The following code shows an implementation of basic functions for the protocol on the Rapsberry Pi : spi_set, spi_get, spi_read_buff, spi_write_buff, spi_send_cmd

#include <stdint.h>
#include <unistd.h>
#include <stdio.h>
#include <stdlib.h>
#include <getopt.h>
#include <fcntl.h>
#include <sys/ioctl.h>
#include <linux/types.h>
#include <linux/spi/spidev.h>

#define ARRAY_SIZE(a) (sizeof(a) / sizeof((a)[0]))

static const char *device = "/dev/spidev0.0";
static uint8_t mode;
static uint8_t bits = 8;
static uint32_t speed = 500000;
static uint16_t delay = 110;

// init the spi
int spi_open()
{
    int ret;
    int fd = open(device, O_RDWR);
    if (fd < 0)
    {
        perror("can't open device \n");
        return -1;
    }
    /* spi mode*/
    ret = ioctl(fd, SPI_IOC_WR_MODE, &mode);
    if (ret == -1)
    {
        perror("can't set spi mode \n");
        return -1;
    }

    ret = ioctl(fd, SPI_IOC_RD_MODE, &mode);
    if (ret == -1)
    {
        perror("can't get spi mode \n");
        return -1;
    }
    /* bits per word*/
    ret = ioctl(fd, SPI_IOC_WR_BITS_PER_WORD, &bits);
    if (ret == -1)
    {
        perror("can't set bits per word \n");
        return -1;
    }
    ret = ioctl(fd, SPI_IOC_RD_BITS_PER_WORD, &bits);
    if (ret == -1)
    {
        perror("can't get bits per word");
        return -1;
    }
    /* max speed hz*/
    ret = ioctl(fd, SPI_IOC_WR_MAX_SPEED_HZ, &speed);
    if (ret == -1)
    {
        perror("can't set max speed hz");
        return -1;
    }
    ret = ioctl(fd, SPI_IOC_RD_MAX_SPEED_HZ, &speed);
    if (ret == -1)
    {
        perror("can't get max speed hz");
        return -1;
    }

    printf("spi mode: %d\n", mode);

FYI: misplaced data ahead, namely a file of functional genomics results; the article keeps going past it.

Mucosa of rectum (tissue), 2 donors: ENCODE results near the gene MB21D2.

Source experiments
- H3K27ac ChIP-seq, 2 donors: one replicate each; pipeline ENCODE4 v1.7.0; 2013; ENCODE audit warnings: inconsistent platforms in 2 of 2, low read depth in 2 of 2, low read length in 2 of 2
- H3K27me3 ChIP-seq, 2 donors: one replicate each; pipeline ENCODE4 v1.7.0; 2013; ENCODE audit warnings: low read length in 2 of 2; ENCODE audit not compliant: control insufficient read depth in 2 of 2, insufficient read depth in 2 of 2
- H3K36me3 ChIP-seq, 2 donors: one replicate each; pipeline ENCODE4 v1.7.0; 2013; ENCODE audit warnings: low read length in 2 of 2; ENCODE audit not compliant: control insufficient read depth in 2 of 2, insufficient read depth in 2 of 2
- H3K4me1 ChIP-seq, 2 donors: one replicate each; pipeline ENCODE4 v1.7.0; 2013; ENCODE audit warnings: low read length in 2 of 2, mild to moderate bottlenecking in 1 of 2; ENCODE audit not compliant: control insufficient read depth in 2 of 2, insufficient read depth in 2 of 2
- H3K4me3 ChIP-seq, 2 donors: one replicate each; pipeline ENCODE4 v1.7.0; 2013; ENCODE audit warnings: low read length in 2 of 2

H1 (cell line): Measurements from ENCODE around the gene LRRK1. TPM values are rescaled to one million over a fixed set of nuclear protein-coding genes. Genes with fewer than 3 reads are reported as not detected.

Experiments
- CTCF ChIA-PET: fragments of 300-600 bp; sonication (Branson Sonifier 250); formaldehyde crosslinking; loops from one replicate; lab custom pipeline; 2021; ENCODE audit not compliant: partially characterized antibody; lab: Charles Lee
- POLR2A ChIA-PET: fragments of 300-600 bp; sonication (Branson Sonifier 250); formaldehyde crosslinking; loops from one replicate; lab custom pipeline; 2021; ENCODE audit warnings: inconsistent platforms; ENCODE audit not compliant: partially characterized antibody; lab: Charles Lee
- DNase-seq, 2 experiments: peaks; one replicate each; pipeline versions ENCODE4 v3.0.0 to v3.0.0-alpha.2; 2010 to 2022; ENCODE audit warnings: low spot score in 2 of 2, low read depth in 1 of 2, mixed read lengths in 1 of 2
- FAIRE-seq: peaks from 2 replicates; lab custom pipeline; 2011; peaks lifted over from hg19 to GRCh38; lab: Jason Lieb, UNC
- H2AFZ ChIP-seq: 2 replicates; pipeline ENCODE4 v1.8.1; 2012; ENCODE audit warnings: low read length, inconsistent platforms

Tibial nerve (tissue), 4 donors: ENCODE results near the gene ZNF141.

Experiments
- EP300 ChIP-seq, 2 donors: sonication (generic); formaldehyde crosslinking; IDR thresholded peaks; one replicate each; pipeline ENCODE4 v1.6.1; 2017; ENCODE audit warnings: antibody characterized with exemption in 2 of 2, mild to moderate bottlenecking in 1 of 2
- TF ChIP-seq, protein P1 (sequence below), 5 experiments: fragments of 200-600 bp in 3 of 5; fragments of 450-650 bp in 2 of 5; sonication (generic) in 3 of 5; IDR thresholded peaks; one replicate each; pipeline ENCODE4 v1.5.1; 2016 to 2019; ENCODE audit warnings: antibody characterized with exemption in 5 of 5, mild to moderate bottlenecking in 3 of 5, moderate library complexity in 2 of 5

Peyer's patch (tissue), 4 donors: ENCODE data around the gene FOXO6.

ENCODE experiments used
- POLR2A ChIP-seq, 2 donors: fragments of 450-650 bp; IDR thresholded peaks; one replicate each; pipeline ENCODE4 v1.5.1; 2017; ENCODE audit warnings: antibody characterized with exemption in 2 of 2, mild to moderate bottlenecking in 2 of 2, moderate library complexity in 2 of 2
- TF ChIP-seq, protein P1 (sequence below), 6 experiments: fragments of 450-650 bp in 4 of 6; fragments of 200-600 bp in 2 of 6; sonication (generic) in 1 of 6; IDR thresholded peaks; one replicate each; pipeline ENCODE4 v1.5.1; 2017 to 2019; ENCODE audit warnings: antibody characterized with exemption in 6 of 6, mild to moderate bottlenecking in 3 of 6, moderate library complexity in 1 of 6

printf("bits per word: %d\n", bits);
    printf("max speed: %d Hz (%d KHz)\n", speed, speed/1000);

    return fd;
}
// issue a command to slave
int spi_send_cmd(int fd, uint8_t cmd, uint8_t idx, uint8_t value)
{
    int ret;
    uint8_t tx[3]; 
    uint8_t rx[3] = {0, };
    struct spi_ioc_transfer tr = {
        .tx_buf = (unsigned long)tx,
        .rx_buf = (unsigned long)rx,
        .len = 3,
        .delay_usecs = delay,
        .speed_hz = speed,
        .bits_per_word = bits
    };
    tx[0] = cmd;
    tx[1] = idx;
    tx[2] = value;
    ret = ioctl(fd, SPI_IOC_MESSAGE(1), &tr);
    if (ret < 1)
    {
        perror("can't send spi message");
        return -1;
    }
    //if(cmd == 255)
    // printf("RX %d %d %d \n", rx[0], rx[1], rx[2]);
    return (int) rx[0];
}
// set a byte at specific index
int spi_set(int fd,uint8_t idx, uint8_t v)
{
    return spi_send_cmd(fd,1, idx, v);
}
// get a byte at specific index
int spi_get(int fd,uint8_t idx)
{
    // send command
    int ret;
    ret = spi_send_cmd(fd,0,idx,0);
    if(ret == -1) return -1;
    // read back
    return spi_send_cmd(fd,255,255,255);
}
// read buffer with a size
void spi_read_buff(int fd,uint8_t* buf, int size)
{
    int ret;
    uint8_t tx[size];
    struct spi_ioc_transfer tr = {
        .tx_buf = (unsigned long)tx,
        .rx_buf = (unsigned long)buf,
        .len = size,
        .delay_usecs = delay,
        .speed_hz = speed,
        .bits_per_word = bits
    };
    spi_send_cmd(fd,2,0,size);
    ret = ioctl(fd, SPI_IOC_MESSAGE(1), &tr);
    if (ret < 1)
    {
        perror("can't send spi message");
        return;
    }
}
// write buffer
void spi_write_buff(int fd, uint8_t* buf, int size)
{
    int i;
    for(i=0; i < size; i++)
        spi_set(fd,i,buf[i]);
}
...

This implementation is used as base protocol for my future application on the programmable toy car. The source code (schematic, PCB, firmware example) can be found on my github page